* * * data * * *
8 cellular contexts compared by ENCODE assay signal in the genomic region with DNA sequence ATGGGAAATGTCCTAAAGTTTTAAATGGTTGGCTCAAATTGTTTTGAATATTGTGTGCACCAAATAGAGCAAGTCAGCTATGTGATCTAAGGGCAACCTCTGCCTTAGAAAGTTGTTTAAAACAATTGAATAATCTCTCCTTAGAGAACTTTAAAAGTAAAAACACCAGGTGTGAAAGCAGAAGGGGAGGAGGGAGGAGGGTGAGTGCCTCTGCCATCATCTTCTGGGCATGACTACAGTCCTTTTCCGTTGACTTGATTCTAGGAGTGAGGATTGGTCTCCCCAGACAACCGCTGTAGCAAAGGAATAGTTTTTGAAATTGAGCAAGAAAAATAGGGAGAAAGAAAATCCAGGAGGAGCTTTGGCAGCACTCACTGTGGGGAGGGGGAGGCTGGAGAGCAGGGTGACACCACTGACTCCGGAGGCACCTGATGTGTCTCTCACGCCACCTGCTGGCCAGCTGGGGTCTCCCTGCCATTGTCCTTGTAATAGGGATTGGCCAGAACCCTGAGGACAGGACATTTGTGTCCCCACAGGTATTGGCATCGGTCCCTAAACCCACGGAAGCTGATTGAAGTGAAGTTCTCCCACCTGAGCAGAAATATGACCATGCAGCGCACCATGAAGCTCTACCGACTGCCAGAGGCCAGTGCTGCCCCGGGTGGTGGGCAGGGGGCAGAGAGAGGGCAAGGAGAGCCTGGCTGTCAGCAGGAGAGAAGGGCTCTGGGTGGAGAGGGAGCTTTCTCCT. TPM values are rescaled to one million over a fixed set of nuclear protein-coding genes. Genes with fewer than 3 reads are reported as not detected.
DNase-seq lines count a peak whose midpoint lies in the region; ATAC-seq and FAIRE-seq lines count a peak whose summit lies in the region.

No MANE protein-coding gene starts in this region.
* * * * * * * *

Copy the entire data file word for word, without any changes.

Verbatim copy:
8 cellular contexts compared by ENCODE assay signal in the genomic region with DNA sequence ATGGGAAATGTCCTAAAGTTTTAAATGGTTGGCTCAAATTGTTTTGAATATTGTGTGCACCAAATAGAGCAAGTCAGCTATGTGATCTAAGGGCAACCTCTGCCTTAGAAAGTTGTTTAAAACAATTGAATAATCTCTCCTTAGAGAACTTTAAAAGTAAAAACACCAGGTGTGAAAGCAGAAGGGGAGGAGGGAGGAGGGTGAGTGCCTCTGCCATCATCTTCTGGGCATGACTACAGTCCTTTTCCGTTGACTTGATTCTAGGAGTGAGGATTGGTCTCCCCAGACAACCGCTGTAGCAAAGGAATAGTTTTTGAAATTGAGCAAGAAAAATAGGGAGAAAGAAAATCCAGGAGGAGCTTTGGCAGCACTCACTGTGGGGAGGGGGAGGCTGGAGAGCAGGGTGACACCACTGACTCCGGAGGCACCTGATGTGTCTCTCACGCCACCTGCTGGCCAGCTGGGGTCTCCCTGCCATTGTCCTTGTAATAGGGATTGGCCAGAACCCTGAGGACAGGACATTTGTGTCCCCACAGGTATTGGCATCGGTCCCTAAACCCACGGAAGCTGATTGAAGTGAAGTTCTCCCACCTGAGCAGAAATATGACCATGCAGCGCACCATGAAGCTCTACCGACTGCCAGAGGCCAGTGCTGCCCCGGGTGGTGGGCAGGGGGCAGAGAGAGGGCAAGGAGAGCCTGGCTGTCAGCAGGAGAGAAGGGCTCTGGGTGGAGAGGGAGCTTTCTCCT. TPM values are rescaled to one million over a fixed set of nuclear protein-coding genes. Genes with fewer than 3 reads are reported as not detected.
DNase-seq lines count a peak whose midpoint lies in the region; ATAC-seq and FAIRE-seq lines count a peak whose summit lies in the region.

No MANE protein-coding gene starts in this region.